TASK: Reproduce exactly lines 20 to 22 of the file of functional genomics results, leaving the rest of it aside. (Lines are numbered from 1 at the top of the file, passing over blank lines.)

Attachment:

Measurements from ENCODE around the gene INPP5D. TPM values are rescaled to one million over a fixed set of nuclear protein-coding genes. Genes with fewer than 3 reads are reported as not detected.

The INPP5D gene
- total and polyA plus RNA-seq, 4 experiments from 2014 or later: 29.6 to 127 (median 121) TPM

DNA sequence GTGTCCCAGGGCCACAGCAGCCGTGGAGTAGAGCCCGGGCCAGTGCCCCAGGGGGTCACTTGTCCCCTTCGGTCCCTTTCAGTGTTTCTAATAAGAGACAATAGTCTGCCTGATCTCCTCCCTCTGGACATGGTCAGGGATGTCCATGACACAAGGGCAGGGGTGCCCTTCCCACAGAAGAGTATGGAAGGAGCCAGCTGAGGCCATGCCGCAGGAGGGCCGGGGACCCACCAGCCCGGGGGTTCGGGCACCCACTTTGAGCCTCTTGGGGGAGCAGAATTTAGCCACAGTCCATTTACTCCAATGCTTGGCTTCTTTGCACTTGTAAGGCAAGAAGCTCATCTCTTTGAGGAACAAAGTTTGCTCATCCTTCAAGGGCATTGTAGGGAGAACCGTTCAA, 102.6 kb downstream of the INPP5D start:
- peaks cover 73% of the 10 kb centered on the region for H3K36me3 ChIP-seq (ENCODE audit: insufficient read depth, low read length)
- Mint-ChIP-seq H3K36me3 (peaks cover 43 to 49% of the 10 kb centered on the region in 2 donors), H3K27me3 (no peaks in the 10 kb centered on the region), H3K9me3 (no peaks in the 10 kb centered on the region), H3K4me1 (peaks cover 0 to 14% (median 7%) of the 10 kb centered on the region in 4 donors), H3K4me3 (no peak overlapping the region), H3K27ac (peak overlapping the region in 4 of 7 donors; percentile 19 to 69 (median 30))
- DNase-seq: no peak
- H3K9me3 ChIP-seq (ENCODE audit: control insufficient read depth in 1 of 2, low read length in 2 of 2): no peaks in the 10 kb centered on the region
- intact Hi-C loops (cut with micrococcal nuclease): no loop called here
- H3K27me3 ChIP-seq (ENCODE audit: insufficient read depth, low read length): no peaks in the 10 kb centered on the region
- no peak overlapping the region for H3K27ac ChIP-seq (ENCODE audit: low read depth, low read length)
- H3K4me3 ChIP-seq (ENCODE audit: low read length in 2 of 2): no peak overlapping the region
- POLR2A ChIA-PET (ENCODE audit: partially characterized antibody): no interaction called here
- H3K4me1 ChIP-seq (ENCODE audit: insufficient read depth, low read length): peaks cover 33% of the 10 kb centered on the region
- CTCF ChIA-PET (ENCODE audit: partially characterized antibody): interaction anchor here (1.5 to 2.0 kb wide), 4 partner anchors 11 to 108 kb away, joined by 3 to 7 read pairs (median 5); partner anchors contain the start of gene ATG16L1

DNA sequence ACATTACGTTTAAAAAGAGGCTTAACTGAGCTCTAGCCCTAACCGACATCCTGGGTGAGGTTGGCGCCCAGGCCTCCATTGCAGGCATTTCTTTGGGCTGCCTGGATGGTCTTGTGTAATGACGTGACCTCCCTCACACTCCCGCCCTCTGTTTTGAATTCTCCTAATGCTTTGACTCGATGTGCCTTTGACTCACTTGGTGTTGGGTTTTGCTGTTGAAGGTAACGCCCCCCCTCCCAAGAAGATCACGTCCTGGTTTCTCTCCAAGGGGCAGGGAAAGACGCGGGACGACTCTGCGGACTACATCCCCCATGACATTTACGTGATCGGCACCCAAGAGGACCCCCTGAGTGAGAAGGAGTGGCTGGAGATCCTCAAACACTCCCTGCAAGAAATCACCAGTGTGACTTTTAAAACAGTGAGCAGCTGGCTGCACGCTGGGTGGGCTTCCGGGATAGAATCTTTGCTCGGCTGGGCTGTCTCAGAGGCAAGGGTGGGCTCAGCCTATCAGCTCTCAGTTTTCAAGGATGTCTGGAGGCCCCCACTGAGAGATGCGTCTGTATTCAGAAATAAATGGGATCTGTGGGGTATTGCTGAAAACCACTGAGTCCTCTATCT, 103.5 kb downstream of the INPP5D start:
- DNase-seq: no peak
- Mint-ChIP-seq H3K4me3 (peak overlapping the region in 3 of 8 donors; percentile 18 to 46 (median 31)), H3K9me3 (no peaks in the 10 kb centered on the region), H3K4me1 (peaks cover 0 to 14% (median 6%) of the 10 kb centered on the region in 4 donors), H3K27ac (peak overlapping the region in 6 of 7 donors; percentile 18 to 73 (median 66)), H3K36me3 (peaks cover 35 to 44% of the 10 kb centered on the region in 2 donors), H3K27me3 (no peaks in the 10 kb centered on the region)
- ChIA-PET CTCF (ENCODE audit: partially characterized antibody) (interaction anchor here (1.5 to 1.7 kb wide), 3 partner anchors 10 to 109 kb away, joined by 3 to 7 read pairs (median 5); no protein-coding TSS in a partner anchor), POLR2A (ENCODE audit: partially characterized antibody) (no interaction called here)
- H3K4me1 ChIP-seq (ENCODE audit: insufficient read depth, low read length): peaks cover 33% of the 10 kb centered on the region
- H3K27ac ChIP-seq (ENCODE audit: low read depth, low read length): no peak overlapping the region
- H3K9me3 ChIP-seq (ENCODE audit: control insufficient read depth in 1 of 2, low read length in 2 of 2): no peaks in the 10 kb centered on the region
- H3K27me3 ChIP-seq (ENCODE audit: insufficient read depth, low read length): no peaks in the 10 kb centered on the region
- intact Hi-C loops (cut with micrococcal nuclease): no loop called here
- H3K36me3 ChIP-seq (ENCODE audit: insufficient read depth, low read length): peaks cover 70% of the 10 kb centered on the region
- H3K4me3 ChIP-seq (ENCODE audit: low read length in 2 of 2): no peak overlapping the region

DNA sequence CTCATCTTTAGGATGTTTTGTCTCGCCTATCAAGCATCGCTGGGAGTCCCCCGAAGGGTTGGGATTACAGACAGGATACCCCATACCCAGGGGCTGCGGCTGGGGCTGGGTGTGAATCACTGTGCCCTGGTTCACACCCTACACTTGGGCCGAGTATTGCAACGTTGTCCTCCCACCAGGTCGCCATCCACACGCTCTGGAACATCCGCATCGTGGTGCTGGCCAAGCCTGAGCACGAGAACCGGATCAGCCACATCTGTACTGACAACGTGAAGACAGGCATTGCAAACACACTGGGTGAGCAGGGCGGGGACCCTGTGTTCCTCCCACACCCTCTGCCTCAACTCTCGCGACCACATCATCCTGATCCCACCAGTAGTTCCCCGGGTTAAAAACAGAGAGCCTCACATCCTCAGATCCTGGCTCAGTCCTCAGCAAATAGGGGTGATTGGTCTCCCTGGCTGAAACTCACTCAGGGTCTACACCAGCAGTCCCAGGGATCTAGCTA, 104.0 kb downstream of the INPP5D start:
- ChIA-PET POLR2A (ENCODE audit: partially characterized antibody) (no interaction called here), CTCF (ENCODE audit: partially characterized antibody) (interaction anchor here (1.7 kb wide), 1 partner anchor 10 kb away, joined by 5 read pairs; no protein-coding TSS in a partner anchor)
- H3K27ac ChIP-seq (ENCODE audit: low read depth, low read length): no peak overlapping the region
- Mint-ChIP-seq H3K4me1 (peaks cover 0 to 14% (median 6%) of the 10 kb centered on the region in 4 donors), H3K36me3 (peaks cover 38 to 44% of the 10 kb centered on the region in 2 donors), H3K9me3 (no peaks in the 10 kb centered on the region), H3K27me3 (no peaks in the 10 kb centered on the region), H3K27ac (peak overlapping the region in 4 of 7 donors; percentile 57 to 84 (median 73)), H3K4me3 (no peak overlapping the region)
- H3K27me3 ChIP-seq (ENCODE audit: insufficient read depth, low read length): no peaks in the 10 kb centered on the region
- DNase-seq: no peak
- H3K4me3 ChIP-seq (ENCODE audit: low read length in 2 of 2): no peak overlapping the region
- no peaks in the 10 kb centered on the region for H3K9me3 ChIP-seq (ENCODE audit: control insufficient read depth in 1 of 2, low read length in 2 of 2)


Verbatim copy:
- H3K4me1 ChIP-seq (ENCODE audit: insufficient read depth, low read length): peaks cover 33% of the 10 kb centered on the region
- H3K27ac ChIP-seq (ENCODE audit: low read depth, low read length): no peak overlapping the region
- H3K9me3 ChIP-seq (ENCODE audit: control insufficient read depth in 1 of 2, low read length in 2 of 2): no peaks in the 10 kb centered on the region